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10/01/10 1:09 AM ET

Konerko's ninth slam powers White Sox

CHICAGO -- There was no official announcement coming from Chicago Mayor Richard M. Daley labeling Thursday as Paul Konerko Day.

The White Sox designated hitter on this night simply took it upon himself to bestow such an honor.

After meeting with the media for 20 minutes before Chicago's series finale against Boston to discuss his impending free agency, marking the first time Konerko had addressed the topic during this Most Valuable Player Award-caliber season, the captain powered the White Sox to an 8-2 win at U.S. Cellular Field. The White Sox (86-73) grabbed three of four from the Red Sox (87-72), giving them a 6-1 season-series edge, and they prevented Jon Lester (19-9) from picking up his 20th victory.

Konerko's key at-bat came in the fourth with the game tied at 2, as the first baseman launched his ninth career grand slam, his first since July 7, 2009, against Cleveland. It was a classic battle for Konerko against one of the game's top left-handed starters, who yielded his first career grand slam.

"I threw a fastball up and he hit it out," said Lester. "He's obviously having a great year. Any time you throw a fastball up to those guys that can do what he can, it's not good. If I locate it, does he hit a ground ball? Maybe. Does he still hit it out? Maybe. I don't know. I threw it up in the zone and kind of provided a little bit of the power for him. He put a good swing on it. You've got to tip your hat."

"He's tough. He's got four pitches to use on both sides. Good fastball," Konerko said. "I just kept scrapping and just trying to drive it out. I wasn't thinking homer when you get down two strikes on a guy like that. It felt good and I had a good approach going tonight, and I didn't stray from it while I was up there."

Lester jumped ahead in the count at 1-2, before Konerko took a pair of pitches outside the zone to work it full. Konerko fouled off another one and then lofted the next offering into the left-center-field stands for his 39th home run, raising his RBI total to 111.

In this All-Star season during which even a glancing blow to the face on a Carl Pavano pitch couldn't slow down Konerko, his manager was not surprised to see this grand result.

"This player is unique -- very professional. [That was] just a big at-bat," Ozzie Guillen said. "All year, he was locked in and did not give up that many at-bats. [He tried] to make the best out of every at-bat. That's why he had the kind of season he had."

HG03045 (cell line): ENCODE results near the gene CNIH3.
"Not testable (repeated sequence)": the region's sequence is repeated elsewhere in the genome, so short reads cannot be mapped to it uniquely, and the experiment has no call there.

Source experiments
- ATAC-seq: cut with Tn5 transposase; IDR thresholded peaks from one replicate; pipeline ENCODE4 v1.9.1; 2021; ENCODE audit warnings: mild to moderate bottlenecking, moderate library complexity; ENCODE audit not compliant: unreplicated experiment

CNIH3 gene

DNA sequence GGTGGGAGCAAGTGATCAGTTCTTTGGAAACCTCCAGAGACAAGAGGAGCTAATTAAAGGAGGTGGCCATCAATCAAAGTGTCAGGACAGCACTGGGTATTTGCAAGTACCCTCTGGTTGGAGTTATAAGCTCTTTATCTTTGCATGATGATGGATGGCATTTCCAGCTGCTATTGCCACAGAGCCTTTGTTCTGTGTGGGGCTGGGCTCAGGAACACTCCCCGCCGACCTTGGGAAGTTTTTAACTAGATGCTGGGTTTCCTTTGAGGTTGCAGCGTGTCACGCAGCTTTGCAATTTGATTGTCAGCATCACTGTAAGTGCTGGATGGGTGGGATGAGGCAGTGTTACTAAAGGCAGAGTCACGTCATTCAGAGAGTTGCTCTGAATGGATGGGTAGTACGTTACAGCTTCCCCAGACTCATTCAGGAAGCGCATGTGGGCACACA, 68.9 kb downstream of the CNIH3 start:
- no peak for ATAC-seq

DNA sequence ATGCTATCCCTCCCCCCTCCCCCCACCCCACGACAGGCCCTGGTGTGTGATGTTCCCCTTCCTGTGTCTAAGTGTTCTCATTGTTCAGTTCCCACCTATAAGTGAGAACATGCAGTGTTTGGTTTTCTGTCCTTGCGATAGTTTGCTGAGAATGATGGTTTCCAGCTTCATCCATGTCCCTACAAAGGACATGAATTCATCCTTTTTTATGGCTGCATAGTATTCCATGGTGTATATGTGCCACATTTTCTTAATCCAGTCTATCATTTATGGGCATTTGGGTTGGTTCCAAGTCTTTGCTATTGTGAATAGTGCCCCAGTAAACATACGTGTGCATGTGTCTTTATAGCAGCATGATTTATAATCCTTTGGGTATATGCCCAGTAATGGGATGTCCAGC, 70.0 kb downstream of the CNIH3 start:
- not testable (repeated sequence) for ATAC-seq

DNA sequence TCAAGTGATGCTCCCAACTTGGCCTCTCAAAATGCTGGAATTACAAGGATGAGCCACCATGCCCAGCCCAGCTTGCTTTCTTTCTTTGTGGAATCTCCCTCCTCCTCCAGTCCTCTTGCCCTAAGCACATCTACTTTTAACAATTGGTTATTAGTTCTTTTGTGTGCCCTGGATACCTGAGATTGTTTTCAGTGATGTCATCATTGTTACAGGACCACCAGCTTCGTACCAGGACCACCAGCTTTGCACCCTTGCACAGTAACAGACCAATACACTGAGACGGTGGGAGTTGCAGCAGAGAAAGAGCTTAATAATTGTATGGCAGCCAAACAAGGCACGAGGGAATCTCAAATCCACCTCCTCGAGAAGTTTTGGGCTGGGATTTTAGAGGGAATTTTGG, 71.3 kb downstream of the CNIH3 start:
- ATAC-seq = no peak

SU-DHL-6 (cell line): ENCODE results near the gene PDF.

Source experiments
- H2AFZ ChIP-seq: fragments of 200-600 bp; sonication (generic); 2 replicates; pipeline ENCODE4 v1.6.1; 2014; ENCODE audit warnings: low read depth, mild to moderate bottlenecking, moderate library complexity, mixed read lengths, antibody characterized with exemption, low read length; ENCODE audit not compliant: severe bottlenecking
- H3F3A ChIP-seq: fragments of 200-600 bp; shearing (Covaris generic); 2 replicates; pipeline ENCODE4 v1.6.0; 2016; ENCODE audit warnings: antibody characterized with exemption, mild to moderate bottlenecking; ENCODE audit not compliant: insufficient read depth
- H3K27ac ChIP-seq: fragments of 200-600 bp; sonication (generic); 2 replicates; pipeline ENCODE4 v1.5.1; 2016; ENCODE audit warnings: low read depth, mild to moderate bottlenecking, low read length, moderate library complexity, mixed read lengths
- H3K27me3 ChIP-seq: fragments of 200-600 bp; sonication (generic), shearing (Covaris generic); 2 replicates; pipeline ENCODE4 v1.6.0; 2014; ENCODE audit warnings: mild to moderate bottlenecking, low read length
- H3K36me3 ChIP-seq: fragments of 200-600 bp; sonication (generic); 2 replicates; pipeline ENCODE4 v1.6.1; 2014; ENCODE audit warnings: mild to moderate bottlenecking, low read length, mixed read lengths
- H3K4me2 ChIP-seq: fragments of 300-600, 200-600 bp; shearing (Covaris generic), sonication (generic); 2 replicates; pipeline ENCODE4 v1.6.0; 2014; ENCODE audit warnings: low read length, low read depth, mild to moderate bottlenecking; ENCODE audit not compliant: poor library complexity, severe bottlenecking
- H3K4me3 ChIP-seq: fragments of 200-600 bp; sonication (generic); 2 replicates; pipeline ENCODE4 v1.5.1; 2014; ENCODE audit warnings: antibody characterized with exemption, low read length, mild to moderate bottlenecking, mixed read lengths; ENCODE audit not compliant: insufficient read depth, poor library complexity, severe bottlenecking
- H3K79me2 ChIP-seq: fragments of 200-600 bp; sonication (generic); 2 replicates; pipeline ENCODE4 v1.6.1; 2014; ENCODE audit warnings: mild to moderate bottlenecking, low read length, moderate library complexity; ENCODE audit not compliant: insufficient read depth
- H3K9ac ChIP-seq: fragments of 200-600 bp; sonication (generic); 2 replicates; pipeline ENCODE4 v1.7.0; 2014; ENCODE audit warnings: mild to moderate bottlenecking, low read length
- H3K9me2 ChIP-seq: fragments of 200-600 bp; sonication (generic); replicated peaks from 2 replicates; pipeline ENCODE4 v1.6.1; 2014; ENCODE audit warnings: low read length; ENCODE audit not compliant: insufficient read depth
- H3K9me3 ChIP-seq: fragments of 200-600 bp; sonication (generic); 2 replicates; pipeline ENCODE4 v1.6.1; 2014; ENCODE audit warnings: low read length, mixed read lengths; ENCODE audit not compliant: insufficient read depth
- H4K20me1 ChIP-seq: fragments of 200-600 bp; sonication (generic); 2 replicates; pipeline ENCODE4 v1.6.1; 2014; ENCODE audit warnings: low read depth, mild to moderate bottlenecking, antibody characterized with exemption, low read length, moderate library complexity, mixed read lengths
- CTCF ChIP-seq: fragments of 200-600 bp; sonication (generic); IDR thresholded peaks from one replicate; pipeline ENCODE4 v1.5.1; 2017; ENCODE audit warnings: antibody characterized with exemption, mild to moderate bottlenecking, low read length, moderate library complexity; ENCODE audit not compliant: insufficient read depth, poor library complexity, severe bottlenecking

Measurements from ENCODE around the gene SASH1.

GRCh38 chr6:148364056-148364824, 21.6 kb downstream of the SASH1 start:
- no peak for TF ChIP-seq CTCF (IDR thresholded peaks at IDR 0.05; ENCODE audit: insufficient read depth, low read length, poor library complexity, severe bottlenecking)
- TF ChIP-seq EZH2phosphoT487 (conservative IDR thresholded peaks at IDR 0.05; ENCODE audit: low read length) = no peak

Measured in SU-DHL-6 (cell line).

Here's how much power Konerko really possesses. In the sixth inning, going in search of his 40th home run, Konerko lofted a long drive to left-center that was caught about three feet from the wall. That blast seemed to shake the rafters, as two batters later, U.S. Cellular Field suffered an electrical outage, delaying the game for 21 minutes.

Dayan Viciedo also went deep for the White Sox, with his fourth home run barely clearing the fence in right, a shot which all but put an end to Lester's night. The Boston ace gave up eight runs on nine hits over four-plus innings, striking out five, walking five and throwing 99 pitches.

This contest could have been a 20-win coronation for Lester, with the Red Sox focused on helping their hurler reach that milestone. Konerko clearly had other ideas.

"That was perfect," said White Sox starting and winning pitcher John Danks of Konerko's grand slam. "I was a little worried I gave up the home run to put us down a run. Go down a run against Lester, he's a tough guy to score against."

Danks (15-11) increased his single-season career high for victories by striking out six in six innings, with Victor Martinez's two-run home run in the third the only runs he allowed. Danks finished with a 3.72 ERA and a team-high 162 strikeouts in a team-high 213 innings.

"We've been saying all along how we are trying to win every game from here on out, keep battling," Danks said. "We are all competitive and don't like to get beat, and tonight was another example."

Taking this series from Boston means Guillen needs just two victories this weekend to give him 600 for his career. Konerko needs one home run for his third season with at least 40 and needs three to set a career best at 42.

"Now, I'm rooting for 40," said Guillen of Konerko's home run total.

"I'll give it a run," Konerko said. "The numbers are nice. I've done it before. It's always nice to have a round number. But if it happens, it happens. If it doesn't, it doesn't. I would rather hit 25 or 30 on a team going to the playoffs than 40 on a team that's not."

Three games against Cleveland remain at home before the 2010 season wraps up. Konerko wasn't really in the plans to play much this weekend, although those plans might change with 40 homers in sight.

At the very least, catcher A.J. Pierzynski and Konerko figure to play on Sunday in what could be their last game wearing a White Sox uniform. Konerko received a curtain call after his grand slam on Thursday, and both players figure to get the same appreciative treatment from White Sox fans with their futures unknown.

"They've been great teammates for me," said Danks of Konerko and Pierzynski. "We want them back, but it's not our department."

Scott Merkin is a reporter for MLB.com. This story was not subject to the approval of Major League Baseball or its clubs.